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The Seduction Of Nonny Stein von Markels, Roberta (eBook)

  • Erscheinungsdatum: 01.07.2014
  • Verlag: BookBaby
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The Seduction Of Nonny Stein

Philip Roth's GOODBYE, COLUMBUS came out in 1959. That's the year Roberta Markels' THE SEDUCTION OF NONNY STEIN should have come out. And it should have been right up there with Roth's seminal work, which has been described as '...an irreverent and humorous portrait of American-Jewish life.' Hers is that, and more. Like Roth's book, it's a coming-of-age story, with all the universality implied by that, but from a female perspective. Few female writers back then, with the notable exception of, for example, Mary McCarthy, were allowed the latitude to tell the punch-to-the-solar-plexus truth that's the defining quality of great fiction. THE SEDUCTION OF NONNY STEIN is rich with humor, but it's the valiant, heroic sort of humor that arises from that profound place where comedy and tragedy overlap.


    Format: ePUB
    Kopierschutz: AdobeDRM
    Seitenzahl: 164
    Erscheinungsdatum: 01.07.2014
    Sprache: Englisch
    ISBN: 9781631921209
    Verlag: BookBaby
    Größe: 510kBytes
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The Seduction Of Nonny Stein


Chicago, 1926

IN THE BEGINNING there was Caroline, and Mommy-and-Daddy-and-Nurse-and-Popper. She and Jimmy Doll lived with Nurse and Caroline lived next to Mama and Daddy in the back room. She leaned out the window, watching the sun. "Oh, the baby," Mama said. "Get her, Caroline."

"What's the baby's name?"

"Nanona," Caroline said.

"No," Mama said. "Ramona. Ramona Ramona."

"Nanona Nanona," Caroline said.

"Ramona Ramona. Ronnie Ronnie," Mama said.

"Nonny Nonny," Caroline said. "Nonnynonnynonnynonny."


Daddy came down the hall, singing Me and Rosie O'Grady on the Sidewalks of New York. "Where's Mama?"

"Here," Mama said. She looked in the mirror and put on her hat.

Daddy looked at the top, the bottom, the walls, and put his arms out wide.

"Gee, what a nice place. I wish I could afford to live here."

They laughed.


She sat on Daddy's lap and put her fingers on his eyes. "You be the blind man, I'll be the dog."

"Ohhh, baby, don't sit on my stomach," Daddy said. "It hurts."

"Look, we're coming to our street. There's our house, Caroline, aren't you glad we're home?"

Caroline just looked at her.

"O.K.," Aunt said. "Take your little suitcase, Nonny."

The lobby was cool after the hot sun. She put her cheek against the cold marble. "Caroline, feel how cold the marble feels. It's nice." She looked around when the buzzer rang. "Can we ring the bell now? Daddy must be better, if we can ring the bell now. Is Daddy better now?" The lobby was too cool. Too white.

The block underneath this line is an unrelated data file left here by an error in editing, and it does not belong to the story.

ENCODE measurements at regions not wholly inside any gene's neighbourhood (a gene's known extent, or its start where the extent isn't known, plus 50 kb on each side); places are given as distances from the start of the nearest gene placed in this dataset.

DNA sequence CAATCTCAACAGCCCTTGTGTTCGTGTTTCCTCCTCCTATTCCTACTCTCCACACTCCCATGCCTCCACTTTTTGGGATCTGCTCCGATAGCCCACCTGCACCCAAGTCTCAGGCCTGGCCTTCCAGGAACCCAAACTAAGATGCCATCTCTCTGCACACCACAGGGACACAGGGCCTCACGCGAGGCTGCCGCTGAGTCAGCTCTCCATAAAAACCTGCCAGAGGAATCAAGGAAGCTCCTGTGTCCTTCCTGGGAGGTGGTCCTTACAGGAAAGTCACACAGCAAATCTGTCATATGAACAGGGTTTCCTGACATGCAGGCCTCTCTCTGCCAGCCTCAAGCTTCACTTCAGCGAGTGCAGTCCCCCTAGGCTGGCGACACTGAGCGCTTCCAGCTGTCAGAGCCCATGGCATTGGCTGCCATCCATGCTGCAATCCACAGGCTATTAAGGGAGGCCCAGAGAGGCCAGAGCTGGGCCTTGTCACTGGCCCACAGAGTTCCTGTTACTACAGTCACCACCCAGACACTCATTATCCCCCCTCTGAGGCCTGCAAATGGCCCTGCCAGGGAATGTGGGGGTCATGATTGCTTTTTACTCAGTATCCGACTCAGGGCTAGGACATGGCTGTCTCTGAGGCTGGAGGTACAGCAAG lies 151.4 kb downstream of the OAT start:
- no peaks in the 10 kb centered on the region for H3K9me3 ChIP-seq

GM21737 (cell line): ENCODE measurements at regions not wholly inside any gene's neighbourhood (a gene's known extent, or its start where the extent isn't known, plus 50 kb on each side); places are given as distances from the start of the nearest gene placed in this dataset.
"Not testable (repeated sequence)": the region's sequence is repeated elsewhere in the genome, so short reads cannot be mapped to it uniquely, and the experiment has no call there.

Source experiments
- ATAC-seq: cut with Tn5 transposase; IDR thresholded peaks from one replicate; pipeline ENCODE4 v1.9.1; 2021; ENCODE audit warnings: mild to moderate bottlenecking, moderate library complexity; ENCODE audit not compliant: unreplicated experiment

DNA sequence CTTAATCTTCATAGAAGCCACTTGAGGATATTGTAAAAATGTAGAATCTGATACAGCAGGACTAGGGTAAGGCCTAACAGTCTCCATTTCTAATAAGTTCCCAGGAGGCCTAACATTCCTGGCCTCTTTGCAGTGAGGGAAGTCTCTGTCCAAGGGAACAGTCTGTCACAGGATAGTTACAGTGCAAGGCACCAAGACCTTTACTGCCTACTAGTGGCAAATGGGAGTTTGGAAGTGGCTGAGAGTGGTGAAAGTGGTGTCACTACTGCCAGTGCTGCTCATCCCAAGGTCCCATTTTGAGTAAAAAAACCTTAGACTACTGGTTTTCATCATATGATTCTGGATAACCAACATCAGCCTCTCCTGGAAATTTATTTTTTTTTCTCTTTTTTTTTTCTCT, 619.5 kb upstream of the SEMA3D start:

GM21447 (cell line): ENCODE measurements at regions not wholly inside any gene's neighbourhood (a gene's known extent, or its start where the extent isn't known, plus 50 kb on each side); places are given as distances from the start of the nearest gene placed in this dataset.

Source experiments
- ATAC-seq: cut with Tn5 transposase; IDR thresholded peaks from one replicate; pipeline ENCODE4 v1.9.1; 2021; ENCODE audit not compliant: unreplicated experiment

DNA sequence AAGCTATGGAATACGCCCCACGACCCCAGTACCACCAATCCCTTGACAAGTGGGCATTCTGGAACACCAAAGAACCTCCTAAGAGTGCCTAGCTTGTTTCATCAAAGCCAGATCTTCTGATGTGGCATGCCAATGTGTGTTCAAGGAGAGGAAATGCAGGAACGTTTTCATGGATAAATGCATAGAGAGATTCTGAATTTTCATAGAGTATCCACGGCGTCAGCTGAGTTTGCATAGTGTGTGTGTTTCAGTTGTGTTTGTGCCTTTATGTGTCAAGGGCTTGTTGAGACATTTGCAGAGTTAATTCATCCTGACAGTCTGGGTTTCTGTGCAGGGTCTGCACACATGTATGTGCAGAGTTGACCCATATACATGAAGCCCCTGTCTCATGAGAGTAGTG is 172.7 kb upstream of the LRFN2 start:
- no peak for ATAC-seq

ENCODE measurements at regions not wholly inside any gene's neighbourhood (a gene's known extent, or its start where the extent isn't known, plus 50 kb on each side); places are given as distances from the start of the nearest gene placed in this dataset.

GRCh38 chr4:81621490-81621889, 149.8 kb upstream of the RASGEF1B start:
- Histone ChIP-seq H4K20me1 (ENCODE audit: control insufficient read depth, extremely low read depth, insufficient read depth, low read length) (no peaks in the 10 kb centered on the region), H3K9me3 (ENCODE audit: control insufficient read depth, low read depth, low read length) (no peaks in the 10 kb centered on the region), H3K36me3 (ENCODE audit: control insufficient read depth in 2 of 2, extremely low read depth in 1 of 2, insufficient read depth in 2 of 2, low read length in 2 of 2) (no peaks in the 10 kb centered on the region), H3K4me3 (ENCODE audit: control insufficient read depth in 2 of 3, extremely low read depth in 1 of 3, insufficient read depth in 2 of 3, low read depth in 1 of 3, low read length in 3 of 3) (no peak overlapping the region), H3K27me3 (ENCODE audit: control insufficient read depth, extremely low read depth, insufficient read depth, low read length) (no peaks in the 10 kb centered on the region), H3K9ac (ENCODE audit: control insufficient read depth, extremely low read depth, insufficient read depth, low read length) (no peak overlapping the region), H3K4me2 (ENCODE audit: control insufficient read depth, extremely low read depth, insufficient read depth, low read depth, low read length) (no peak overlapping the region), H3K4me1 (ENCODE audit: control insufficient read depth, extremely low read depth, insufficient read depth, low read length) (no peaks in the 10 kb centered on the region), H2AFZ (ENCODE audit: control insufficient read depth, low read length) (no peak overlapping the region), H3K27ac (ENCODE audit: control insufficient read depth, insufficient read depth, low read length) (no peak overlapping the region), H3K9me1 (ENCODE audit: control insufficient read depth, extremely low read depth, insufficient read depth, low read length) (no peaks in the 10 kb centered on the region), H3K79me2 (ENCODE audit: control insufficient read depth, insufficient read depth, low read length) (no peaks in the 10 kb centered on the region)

"What's wrong?" she yelled and ran through the first lobby, into the second, up the stairs, ran quicker, leaping up the stairs, screaming, "Mama, Mama," pounding on the doorway, crying. "Mama, Mama are you there?"

The door opened and her mother was there. Mama leaned down and held her in her arms, she looked just like she always looked and smelled the same as always. Her mother was there, and put her arms around her, and she buried her head in her mother's neck, tighter and tighter until there was nothing outside anymore. Everything was there, in her mother's head and arms and neck.

Caroline started to cry. They followed Mama down the hall, past Daddy's room, to Popper's room at the end of the hall. The bed was made. "Where's Daddy? Is he better?"

"Daddy's better," Mama said. "He's in heaven." Mama started to talk with someone else's voice. She was crying, and talking as though she wasn't crying at all. She and Caroline and Aunt stood looking at Mama. "He's dead, he went to heaven," Mama said, and then she stopped talking and put her elbows on the dresser and leaned her face on her hands. She could see the tears go inside Mama's blouse. "Daddy's happier now." Then Mama put her head down on the dresser. Caroline screamed and ran over to Mama. They were crying to each other, holding on to each other, crying. She wanted to go to Mama but couldn't. She just stood there, looking at them.

Aunt put her arms around her. "I'm all right, darn you," she screamed. "Darn you, leave me alone. I hate you, I'll kill you if you don't leave me alone." Aunt stepped back. She stood in the middle of the floor, screaming, felt the hot tears rush from her eyes, the saliva pour from her mouth, her nose running, felt the heat from her head and the sickness all around her, thick and burning. She stood with her feet apart, her hands clenched, yelling and shaking, shaking so hard she almost lost her balance. And then she stopped crying. She put her hand up and wiped her nose. She looked at Aunt, at Mother, at Caroline and walked out of the room, down the hall, to the front door.

"Nonny," Mama called. "Where are you going? Nonny - "

"I'm going out," she said, and slammed the door.


"Come on, come on," Popper said. "You women." Popper always

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